Every couple gets into arguments with one another. In many cases, these arguments happen on a daily basis.

Hopefully, level heads prevail, but couples will inevitably encounter times when the discussion can turn a bit ugly.

With the divorce rate being approximately 41% for first marriages, it is crucial that every couple learns how to handle heated arguments.

Understanding the Differences Between Men and Women

It’s important to understand the differences between men and women in relation to handling an argument. Women tend to be more emotional and react to their feelings. On the contrary, men tend to be less emotional and more matter-of-fact.

During an argument, a woman may get even more upset and emotional if their spouse isn’t showing any sign of emotion, because it might make her think that he doesn’t really care. Similarly, a man may not understand why his wife is upset and crying about something that he doesn’t think is that big of a deal.

By understanding these key differences, you can try to better relate to your spouse by putting the situation into his or her perspective.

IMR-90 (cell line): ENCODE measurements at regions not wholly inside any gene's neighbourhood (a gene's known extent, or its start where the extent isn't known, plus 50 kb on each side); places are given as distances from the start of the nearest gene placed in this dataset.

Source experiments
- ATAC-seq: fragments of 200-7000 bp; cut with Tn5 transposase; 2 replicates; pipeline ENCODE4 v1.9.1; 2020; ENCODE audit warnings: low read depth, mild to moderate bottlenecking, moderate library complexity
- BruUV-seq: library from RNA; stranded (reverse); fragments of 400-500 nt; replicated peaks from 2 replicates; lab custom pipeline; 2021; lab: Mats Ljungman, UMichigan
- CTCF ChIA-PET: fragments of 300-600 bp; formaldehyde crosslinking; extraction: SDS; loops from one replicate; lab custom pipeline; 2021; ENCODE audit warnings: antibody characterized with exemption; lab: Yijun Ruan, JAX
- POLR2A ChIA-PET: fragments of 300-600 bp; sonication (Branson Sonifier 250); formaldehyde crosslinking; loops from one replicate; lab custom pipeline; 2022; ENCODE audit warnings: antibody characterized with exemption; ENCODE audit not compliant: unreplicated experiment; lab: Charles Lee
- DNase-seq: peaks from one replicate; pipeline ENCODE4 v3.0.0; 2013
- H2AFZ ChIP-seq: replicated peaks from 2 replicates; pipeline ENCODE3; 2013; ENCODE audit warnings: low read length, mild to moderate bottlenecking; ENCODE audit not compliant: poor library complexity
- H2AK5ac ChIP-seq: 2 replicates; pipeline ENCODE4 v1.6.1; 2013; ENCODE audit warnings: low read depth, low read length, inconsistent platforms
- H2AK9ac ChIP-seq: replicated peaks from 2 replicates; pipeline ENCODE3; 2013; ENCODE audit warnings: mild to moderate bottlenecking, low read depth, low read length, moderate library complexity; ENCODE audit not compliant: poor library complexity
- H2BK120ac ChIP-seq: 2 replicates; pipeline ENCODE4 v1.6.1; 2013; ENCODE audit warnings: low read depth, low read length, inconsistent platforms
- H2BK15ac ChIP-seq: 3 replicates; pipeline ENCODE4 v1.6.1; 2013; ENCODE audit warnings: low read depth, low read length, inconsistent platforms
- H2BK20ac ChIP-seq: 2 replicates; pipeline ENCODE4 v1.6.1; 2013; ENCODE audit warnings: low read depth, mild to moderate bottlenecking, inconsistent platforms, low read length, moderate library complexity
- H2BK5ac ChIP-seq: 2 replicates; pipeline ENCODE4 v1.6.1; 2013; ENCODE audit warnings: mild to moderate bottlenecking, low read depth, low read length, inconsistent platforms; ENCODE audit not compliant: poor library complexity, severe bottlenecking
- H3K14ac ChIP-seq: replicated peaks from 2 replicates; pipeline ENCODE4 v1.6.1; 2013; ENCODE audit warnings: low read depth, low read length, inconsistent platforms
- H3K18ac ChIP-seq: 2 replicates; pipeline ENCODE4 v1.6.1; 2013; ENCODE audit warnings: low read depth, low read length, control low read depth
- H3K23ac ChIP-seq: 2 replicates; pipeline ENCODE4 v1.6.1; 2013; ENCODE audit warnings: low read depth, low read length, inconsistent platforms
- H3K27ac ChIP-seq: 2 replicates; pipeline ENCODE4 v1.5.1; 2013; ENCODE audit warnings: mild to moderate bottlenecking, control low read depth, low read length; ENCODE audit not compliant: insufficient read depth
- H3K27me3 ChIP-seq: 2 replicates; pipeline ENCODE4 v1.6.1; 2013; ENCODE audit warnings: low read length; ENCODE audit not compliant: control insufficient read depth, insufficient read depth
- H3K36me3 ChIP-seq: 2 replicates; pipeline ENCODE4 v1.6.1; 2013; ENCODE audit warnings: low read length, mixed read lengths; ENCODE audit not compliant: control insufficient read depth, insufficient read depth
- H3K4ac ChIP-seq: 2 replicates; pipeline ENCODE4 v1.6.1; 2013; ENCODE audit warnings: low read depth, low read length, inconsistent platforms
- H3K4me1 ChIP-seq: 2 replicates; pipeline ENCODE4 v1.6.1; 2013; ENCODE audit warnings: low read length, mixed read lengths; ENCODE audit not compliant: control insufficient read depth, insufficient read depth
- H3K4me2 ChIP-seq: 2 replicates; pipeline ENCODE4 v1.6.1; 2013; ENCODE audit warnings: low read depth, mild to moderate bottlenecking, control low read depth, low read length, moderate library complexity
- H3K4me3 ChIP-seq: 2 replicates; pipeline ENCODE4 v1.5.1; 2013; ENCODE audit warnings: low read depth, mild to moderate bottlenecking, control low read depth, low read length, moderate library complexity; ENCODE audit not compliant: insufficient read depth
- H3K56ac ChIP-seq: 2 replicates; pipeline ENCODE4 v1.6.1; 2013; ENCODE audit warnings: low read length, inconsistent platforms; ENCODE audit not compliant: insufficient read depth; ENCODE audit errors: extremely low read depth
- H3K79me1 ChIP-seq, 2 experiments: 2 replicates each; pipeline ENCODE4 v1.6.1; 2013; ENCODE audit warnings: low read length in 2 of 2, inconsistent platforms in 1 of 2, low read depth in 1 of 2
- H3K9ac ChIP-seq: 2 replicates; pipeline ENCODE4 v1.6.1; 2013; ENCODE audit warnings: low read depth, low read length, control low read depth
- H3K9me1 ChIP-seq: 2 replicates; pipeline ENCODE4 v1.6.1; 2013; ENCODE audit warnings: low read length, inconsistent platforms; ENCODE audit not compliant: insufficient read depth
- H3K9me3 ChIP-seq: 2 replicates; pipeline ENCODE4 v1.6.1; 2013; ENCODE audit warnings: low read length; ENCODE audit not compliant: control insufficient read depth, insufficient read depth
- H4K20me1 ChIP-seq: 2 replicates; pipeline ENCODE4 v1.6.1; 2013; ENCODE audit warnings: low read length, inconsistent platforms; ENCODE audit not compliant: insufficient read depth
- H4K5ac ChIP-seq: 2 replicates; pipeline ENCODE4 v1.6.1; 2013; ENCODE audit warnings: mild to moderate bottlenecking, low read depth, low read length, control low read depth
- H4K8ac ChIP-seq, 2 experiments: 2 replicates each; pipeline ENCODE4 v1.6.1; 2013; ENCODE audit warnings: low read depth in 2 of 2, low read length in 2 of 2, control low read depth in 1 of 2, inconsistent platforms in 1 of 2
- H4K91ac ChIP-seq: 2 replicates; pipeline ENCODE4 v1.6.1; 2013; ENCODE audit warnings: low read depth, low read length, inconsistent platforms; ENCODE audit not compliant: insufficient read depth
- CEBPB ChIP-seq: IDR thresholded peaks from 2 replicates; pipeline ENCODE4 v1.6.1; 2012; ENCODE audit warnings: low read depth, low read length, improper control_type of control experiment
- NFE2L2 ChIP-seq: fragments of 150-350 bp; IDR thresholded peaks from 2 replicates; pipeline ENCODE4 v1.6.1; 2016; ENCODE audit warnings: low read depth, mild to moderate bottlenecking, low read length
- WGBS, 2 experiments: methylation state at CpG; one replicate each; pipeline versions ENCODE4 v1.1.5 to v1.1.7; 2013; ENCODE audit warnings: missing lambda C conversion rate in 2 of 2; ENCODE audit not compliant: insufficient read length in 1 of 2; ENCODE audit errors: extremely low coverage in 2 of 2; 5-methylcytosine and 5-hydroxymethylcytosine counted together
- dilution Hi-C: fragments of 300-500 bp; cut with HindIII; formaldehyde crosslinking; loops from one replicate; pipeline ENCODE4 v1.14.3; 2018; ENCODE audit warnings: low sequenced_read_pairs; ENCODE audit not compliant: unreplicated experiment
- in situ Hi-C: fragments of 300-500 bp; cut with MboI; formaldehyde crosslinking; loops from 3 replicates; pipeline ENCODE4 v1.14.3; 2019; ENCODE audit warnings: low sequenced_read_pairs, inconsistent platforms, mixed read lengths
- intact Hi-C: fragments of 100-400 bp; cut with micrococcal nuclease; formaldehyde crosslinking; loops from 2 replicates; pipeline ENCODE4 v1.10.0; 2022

Speaking with a Calm Voice

During an argument, it is crucial that you do not shout or yell at your spouse. Instead, speak with a calm voice.

Yelling tends to make the situation worse. When one starts to yell, the other feels the need to yell even louder. This can cause both parties to get even angrier, causing the argument to turn into a screaming contest, instead of actually discussing the issue at hand.

When you speak in a calm voice, you send a message to your partner that you really want to resolve the issue and come to an agreement.

Bringing up Issues from the Past

Arguing can bring up old familiar feelings. Perhaps the current issue reminds you of something bad that happened in your relationship previously. However, it is essential that you do not bring these feelings from the past into the current argument.

When you do this, it shows your spouse that you haven’t truly forgiven them. This can add fuel to the fire, starting a whole new argument.

It may be difficult to push these feelings back, but doing so can help save a marriage by focusing on resolving the current issue you and your spouse are experiencing.

Agree to Disagree

Occasionally, it will be impossible for you and your spouse to reach an agreement during an argument. This is when you simply have to agree to disagree.

After doing so, you can set a compromise to resolve your quarrel, and get back to marital bliss.

What tips would you add to this list from your own experience with heated arguments?

This guest article was contributed by Jennifer Bell from Health Training Guide. Check out her site to learn more about dental assistant training and other exciting health careers.

(photo source)

About the author